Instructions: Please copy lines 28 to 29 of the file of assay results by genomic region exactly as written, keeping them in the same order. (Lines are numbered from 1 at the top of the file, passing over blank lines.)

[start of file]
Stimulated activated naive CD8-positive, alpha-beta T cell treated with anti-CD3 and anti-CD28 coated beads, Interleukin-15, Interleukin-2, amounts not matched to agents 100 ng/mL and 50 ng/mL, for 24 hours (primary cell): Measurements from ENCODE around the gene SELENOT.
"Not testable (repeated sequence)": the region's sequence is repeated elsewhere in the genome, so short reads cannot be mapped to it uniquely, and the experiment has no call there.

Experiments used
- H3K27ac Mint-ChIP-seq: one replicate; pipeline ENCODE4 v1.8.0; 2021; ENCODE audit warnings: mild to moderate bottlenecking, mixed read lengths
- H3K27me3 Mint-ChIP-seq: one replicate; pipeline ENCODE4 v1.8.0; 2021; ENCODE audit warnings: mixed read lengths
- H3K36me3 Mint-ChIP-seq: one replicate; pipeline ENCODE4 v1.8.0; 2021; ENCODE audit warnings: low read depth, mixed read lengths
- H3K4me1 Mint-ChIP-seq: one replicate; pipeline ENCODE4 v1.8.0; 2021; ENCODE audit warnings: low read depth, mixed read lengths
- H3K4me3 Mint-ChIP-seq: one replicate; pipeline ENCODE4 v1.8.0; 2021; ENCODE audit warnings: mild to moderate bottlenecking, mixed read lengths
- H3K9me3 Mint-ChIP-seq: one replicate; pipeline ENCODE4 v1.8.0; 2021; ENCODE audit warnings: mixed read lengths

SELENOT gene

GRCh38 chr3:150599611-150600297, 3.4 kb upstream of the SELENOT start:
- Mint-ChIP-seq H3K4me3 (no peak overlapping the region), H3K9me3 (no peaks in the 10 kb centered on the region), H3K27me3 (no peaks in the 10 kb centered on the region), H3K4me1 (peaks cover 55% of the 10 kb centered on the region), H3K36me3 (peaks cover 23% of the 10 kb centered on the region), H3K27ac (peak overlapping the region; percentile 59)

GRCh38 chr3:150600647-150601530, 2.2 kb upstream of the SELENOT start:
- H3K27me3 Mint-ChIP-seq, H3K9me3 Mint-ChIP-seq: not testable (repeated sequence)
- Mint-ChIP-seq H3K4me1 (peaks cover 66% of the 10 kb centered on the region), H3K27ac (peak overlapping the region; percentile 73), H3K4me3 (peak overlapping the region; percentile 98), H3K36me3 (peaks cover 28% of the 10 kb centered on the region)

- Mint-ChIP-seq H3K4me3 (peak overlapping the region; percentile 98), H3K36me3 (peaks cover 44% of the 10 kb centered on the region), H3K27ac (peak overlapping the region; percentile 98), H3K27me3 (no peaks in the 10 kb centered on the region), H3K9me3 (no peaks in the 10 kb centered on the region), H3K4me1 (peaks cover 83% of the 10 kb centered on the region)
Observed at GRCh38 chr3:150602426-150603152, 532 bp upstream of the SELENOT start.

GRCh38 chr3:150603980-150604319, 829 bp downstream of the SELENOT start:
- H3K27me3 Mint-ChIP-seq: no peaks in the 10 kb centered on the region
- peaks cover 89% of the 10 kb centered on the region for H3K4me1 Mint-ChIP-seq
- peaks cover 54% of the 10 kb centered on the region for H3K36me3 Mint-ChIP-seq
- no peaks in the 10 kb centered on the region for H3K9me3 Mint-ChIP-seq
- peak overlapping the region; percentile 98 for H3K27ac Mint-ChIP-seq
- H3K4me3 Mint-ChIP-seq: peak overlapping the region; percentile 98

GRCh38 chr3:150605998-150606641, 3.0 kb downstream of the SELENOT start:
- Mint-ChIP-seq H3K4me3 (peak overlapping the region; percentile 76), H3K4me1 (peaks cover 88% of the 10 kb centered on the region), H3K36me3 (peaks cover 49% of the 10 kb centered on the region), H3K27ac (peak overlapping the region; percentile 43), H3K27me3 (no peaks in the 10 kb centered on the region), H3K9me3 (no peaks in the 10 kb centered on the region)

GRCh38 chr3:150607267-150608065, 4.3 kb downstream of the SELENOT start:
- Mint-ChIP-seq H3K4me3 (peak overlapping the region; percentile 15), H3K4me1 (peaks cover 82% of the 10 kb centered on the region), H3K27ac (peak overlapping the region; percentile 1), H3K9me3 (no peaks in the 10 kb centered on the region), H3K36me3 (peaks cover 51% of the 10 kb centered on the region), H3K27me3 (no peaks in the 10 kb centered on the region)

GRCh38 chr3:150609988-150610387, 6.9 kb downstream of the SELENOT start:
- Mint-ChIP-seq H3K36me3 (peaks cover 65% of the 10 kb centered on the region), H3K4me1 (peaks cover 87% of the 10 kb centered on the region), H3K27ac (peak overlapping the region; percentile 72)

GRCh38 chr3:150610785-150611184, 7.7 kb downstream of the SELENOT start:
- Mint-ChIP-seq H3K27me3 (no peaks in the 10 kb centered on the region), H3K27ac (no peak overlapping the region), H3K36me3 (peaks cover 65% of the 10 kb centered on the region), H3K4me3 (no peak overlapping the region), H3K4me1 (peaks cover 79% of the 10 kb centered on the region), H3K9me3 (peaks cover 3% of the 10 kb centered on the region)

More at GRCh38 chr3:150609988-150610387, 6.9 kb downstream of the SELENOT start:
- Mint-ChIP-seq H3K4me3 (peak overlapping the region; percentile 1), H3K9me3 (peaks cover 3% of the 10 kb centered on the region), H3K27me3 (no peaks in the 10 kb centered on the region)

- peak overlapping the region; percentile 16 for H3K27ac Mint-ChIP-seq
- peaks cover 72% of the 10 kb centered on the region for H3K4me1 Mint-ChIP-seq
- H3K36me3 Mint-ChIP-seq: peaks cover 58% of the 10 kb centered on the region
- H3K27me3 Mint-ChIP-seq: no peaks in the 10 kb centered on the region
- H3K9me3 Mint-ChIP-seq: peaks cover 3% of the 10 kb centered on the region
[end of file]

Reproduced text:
- Mint-ChIP-seq H3K4me3 (peak overlapping the region; percentile 15), H3K4me1 (peaks cover 82% of the 10 kb centered on the region), H3K27ac (peak overlapping the region; percentile 1), H3K9me3 (no peaks in the 10 kb centered on the region), H3K36me3 (peaks cover 51% of the 10 kb centered on the region), H3K27me3 (no peaks in the 10 kb centered on the region)

GRCh38 chr3:150609988-150610387, 6.9 kb downstream of the SELENOT start: